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Transition Metals and Coordination Chemistry



Transition metals consist of the elements in groups 3–12 of the periodic table (Sc through Zn). In their elemental states, they display metallic luster (shiny appearance) and are good conductors of heat and electricity. Transition metals generally act as Lewis acids, accepting electron pairs from ions or polyatomic compounds (molecules or ions) that often function as Lewis bases called ligands. These Lewis acid/base donor-acceptor interactions lead to the formation of covalent bonds between transition metals and ligands. These are called coordinate covalent bonds or dative bonds. The entire molecule (or ion) is called a coordination complex. The simplest transition metal complexes contain a central metal center, usually a cation, that has one or more covalent bonds to several ligands. The three-dimensional shape of a transition metal complex can often be predicted using valence shell electron repulsion theory concepts. The metal ion with attached ligands is a coordination complex, and its shape depends on how ligands bond. The same ligands can bond with the central metal ion in different geometries, forming isomers, with distinct properties. Hemoglobin and chlorophyll are examples of two coordination complexes found in biological systems.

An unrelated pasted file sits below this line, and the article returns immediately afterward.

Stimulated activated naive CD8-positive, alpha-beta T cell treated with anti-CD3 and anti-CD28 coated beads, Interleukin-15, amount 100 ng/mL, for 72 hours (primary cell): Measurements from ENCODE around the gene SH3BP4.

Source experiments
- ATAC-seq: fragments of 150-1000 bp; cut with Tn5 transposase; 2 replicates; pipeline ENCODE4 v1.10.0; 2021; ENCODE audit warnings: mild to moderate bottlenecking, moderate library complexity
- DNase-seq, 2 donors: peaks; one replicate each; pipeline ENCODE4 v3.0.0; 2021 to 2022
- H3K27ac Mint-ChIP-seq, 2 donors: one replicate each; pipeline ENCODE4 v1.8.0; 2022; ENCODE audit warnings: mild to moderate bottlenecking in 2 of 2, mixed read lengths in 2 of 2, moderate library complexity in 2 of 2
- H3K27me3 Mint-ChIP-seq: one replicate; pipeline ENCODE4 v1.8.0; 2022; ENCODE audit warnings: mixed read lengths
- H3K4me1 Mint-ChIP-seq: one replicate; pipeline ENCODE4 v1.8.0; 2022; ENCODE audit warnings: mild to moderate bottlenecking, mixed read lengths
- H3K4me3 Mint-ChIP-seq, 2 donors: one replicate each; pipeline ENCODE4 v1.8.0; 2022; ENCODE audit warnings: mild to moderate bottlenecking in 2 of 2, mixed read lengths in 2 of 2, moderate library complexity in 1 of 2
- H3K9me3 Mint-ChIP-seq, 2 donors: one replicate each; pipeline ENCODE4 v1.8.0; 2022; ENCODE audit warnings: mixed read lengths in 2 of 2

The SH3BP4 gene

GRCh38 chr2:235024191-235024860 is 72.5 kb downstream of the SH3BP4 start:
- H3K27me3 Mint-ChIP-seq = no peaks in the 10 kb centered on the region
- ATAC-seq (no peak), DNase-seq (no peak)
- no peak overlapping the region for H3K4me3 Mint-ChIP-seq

The crystal field theory description of bonding is a simple electrostatic model that is used to predict numbers of unpaired electrons and in some cases the colors of transition metal complexes. Electrons occupy nnd orbitals according to Aufbau filling principles. Most complexes maximize the number of unpaired electrons due to electron-electron repulsion; pairing of electrons is generally avoided unless all other nnd orbitals contain one (or more) electrons, according to Hund’s rule (electrons first singly occupy empty orbitals before pairing in an orbital).

At A Glance